ATO Interpretative Decision
ATO ID 2008/48 (Withdrawn)
ExciseProduct Stewardship for Oil Scheme: de-mineralisation
FOI status: may be released
This ATO ID is withdrawn as the issue is now covered by PGBR 2012/1, which issued on 12 September 2012.This document has changed over time. View its history.
Status of this decision: Decision withdrawn 17 January 2019.
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If you reasonably apply this decision in good faith to your own circumstances (which are not materially different from those described in the decision), and the decision is later found to be incorrect you will not be liable to pay any penalty or interest. However, you will be required to pay any underpaid tax (or repay any over-claimed credit, grant or benefit), provided the time limits under the law allow it. If you do intend to apply this decision to your own circumstances, you will need to ensure that the relevant provisions referred to in the decision have not been amended or repealed. You may wish to obtain further advice from the Tax Office or from a professional adviser.
Is used oil 'de-mineralised' for the purposes of item 5 of the table in subregulation 4(1) of the Product Stewardship (Oil) Regulations 2000 (PSO Regulations) where metallic and non-metallic contaminants are removed only by a filtration process?
No. Used oil is not de-mineralised for the purposes of item 5 of the PSO Regulations (item 5) where metallic and non-metallic contaminants are removed only by a filtration process.
An entity uses oil in the operation of its plant and equipment.
After use the oil becomes contaminated with water, metallic and non-metallic substances.
The entity recycles some of the contaminated oil.
Under the recycling process the water is removed by distillation and the metallic and non-metallic substances are extracted by a filtration process.
Reasons for Decision
Section 9 of the Product Stewardship (Oil) Act 2000 (PSO Act) provides that an entity is entitled to a product stewardship (oil) benefit for the sale or consumption of recycled oil that the entity has recycled in Australia.
The amount of benefit is calculated in accordance with the table in subregulation 4(1) of the PSO Regulations.
Item 5 provides a benefit for recycled oils that are high grade industrial burning oils, that have been filtered, de-watered and de-mineralised.
Item 5 can be contrasted to item 6 of the table in subregulation 4(1) of the PSO Regulations (item 6) which provides a benefit for low grade industrial burning oils that have been filtered and dewatered.
The term 'de-mineralised' is not a defined term of the PSO Regulations. The Australian Oxford Dictionary, 2004, 2nd edn, Oxford University Press, Melbourne defines demineralise (sic) as 'remove salts from (sea water etc)'. In the context of waste oil recycling the Department of the Environment, Water, Heritage and the Arts describes (at www.oilrecycling.gov.au/what-happens.html) the processes involved in recycling oil and includes filtering and demineralisation. The description of filtering and demineralisation includes the following:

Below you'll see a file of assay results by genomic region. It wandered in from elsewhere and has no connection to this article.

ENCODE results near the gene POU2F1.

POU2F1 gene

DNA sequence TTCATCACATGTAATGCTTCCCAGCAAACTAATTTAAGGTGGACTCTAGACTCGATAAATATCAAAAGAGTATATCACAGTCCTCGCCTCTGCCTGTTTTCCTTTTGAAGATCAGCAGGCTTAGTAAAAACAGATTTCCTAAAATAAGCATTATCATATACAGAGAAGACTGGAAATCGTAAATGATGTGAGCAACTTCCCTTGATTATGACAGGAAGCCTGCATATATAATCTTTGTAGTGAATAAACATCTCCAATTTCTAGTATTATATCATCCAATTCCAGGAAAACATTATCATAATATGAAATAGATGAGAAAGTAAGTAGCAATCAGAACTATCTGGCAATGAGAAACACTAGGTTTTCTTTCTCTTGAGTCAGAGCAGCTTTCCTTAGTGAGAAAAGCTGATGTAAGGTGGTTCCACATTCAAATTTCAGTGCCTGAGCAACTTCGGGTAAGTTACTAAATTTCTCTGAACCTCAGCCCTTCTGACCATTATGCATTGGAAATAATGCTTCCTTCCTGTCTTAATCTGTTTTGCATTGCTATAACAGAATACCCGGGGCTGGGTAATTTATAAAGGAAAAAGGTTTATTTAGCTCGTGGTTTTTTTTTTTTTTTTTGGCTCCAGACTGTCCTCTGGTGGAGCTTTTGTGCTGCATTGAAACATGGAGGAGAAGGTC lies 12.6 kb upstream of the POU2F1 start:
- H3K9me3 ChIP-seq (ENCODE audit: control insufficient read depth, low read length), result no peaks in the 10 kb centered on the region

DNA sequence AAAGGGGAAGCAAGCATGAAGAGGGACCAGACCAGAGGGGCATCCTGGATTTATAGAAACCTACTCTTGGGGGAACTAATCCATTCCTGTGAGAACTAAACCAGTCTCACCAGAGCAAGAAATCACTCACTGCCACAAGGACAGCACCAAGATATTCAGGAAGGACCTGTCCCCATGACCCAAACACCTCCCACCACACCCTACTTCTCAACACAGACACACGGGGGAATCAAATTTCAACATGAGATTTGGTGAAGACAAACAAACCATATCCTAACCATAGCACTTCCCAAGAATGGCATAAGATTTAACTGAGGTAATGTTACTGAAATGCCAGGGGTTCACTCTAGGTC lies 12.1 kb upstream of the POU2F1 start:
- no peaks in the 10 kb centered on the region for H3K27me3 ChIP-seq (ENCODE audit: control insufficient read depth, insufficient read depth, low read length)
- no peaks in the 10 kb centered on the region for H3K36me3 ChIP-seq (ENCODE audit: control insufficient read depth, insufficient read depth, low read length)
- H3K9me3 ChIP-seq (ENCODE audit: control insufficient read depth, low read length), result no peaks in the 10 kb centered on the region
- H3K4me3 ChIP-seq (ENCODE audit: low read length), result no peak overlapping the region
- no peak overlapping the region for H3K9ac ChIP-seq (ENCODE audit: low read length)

The purpose of filtering and demineralisation is to remove inorganic materials and certain additives from used oil to produce a cleaner burner fuel or feed for re-refining.
Used oil feedstock is transferred to a reaction tank (A) and mixed with a small quantity of sulphuric acid and heated to about 60oC. A chemical surface-active reagent, called a surfactant, is added to the reactor (A) and after stirring the mixture is allowed to stand. This allows the mixture to separate into two "phases" - i.e. oil and water-based or aqueous. The reagent causes the contaminants to accumulate in the aqueous phase, which settles to the bottom of the tank (A) and is drained off as slurry. This phase contains acid, used oil contaminants, including metals and some of the oil additives. The water is dried off, leaving a solid waste that must be disposed of.
The demineralised oil is filtered (B) to remove suspended fine particles (to solid waste) and run off to storage (C) as a clean burner fuel. It can be further diluted or "cut" with a lighter petroleum product (called cutter stock) to produce a range of intermediate to light fuel oils depending on the fuel viscosity requirements of the burner.
It can be seen from the above that the term 'de-mineralisation' has a particular meaning within the oil recycling industry. It can also be seen that in the PSO Regulations filtering and de-mineralising are considered to be different processes otherwise there would effectively be no difference between items 5 and item 6.
Where contaminants are removed from used oil only by filtering this does not constitute de-mineralisation for the purposes of item 5.
Therefore used oil is not de-mineralised for the purposes of item 5 where metallic and non-metallic contaminants are removed by a filtration process.Date of decision: 22 February 2008
Product Stewardship (Oil) Act 2000
Department of the Environment, Water, Heritage and the Arts 2004, Department of the Environment, Water, Heritage and the Arts, Canberra, viewed 25 January 2008, http://www.oilrecycling.gov.au/what-happens.html
The Australian Oxford Dictionary, 2004, 2nd edn, Oxford University Press, Melbourne
Product stewardship oil scheme